Wednesday, May 11, 2011

To submit or not to submit: that is the question.

Is it worth submitting to publishers and agents? That question came up again this week. Probably it is and at various times over the past 20 years that I have been writing creatively I have done so. I even had a little flutter earlier this year which led nowhere.

There is no doubt that my ability to submit  has been limited somewhat by the fact that much of my time has been spent living in the Third World - India, Angola, Zambia - where, in the days of snail mail, which many agents and publishers still require, was just too hard if not impossible. One does not post anything in Africa so I had to wait until I was in Australia to do it.

And I suspect I lack motivation. I did get through the visceral response of disappointment and at times anger at yet another rejection to a point where I was hardly disappointed and no longer really cared. I do believe that if we are meant to be or do something it will happen... fate, angels, fortune etc., and I also believe that if we pursue something and it does not happen then while it may not be what we want, it is what we need. I will say writing is particularly hard because until the net, unlike painting, pottery and other creative crafts, there is nothing one can do with it.

An artist once suggested I print out my novels and turn them into wallpaper... she had no idea what it was about. I wonder if she even noticed the look of horror on my face. Before the days of blogs and internet I likened being an unpublished writer to being a cook or chef who spent days, weeks, preparing a meal and served it only to have it all left on the plate, barely nibbled, with no-one telling you why they did not like it, want it, or thought it worth consuming?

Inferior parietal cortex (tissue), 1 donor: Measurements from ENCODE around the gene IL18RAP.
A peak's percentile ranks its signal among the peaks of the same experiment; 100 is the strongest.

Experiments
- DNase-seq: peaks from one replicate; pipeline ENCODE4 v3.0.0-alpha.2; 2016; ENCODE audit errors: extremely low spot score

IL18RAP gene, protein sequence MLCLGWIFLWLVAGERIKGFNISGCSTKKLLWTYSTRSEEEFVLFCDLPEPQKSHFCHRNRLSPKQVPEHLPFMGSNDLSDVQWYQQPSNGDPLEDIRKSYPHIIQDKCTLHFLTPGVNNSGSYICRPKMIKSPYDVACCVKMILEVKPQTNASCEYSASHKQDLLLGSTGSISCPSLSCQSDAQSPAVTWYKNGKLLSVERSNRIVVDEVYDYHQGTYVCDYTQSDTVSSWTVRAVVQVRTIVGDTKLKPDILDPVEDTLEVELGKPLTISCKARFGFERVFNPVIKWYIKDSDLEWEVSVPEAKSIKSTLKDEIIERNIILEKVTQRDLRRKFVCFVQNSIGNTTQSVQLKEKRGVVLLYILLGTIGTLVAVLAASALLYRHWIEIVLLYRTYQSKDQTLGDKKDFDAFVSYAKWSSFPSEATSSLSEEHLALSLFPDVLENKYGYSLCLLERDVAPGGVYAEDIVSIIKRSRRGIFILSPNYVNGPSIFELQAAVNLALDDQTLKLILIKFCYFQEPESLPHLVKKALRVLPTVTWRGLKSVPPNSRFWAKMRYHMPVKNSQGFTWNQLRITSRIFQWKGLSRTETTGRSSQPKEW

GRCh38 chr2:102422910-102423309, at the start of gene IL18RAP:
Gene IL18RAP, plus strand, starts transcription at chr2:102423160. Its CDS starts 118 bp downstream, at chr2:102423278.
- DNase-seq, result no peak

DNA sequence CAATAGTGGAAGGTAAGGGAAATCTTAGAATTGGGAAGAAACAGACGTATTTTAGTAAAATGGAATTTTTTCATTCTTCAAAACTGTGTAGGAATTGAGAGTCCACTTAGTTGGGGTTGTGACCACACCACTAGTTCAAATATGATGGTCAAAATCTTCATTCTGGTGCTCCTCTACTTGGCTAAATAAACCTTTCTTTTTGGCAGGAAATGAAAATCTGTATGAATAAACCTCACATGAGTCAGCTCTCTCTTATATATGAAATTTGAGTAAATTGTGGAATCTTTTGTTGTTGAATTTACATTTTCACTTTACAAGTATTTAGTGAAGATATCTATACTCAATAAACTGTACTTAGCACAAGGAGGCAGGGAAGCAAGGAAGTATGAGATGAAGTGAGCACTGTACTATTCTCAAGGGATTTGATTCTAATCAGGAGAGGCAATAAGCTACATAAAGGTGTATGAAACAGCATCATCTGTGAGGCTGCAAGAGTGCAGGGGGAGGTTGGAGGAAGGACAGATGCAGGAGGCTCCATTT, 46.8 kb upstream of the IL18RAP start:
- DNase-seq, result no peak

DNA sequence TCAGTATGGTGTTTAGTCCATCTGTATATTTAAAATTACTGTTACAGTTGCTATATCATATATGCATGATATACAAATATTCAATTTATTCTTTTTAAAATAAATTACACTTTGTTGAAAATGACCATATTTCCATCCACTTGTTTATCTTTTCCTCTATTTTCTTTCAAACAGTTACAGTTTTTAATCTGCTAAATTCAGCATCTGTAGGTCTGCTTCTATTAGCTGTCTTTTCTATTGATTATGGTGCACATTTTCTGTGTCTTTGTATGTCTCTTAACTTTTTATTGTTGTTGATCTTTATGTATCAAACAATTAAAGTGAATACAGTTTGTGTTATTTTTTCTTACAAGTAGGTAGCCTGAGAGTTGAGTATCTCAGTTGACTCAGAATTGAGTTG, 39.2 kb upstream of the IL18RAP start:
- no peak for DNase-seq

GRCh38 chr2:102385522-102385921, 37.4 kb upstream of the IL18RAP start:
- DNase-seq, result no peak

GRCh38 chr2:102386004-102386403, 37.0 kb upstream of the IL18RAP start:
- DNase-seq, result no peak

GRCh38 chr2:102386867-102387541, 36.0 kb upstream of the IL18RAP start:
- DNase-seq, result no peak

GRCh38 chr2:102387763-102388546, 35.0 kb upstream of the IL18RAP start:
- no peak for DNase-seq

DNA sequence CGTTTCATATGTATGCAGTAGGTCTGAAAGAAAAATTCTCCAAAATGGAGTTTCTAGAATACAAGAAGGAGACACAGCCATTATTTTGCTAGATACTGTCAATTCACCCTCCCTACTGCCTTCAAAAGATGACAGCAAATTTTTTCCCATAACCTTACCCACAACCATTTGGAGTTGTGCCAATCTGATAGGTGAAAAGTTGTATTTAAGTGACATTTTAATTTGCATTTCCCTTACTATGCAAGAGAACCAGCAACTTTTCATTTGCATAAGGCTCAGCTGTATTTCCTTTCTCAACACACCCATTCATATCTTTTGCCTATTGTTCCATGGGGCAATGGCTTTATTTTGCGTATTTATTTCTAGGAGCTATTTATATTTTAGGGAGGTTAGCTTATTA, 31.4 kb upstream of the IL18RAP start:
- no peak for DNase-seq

It was the major reason I took up painting although there is no doubt that writing is my first love. The painting at least can be seen by Self or others and appreciated, or not, easily. The unpublished manuscript, until today, languished in dark drawers and darker memory.

Apart from which, being rejected gave me time to think about what it all meant and to work with Ego to a place where I would appreciate being appreciated as a writer but I no longer need it.

So, in this place of no longer really caring and believing if my work is meant to be read more widely it will happen I can't be bothered chasing publishers and agents who, all too often, are part of a system which limits their ability to not only recognise worthwhile writing but to do anything about it.

Publishing is now about sales, not about writing nor content. If your work looks saleable you will be picked up by someone... mine I suspect is too dense, complex and mythic to appeal to most modern tastes. And even if it did that would neither make it good or bad - it just is. Ego aside, it is the act which matters and the words brought forth in form and shape to offer images to those who care to see.


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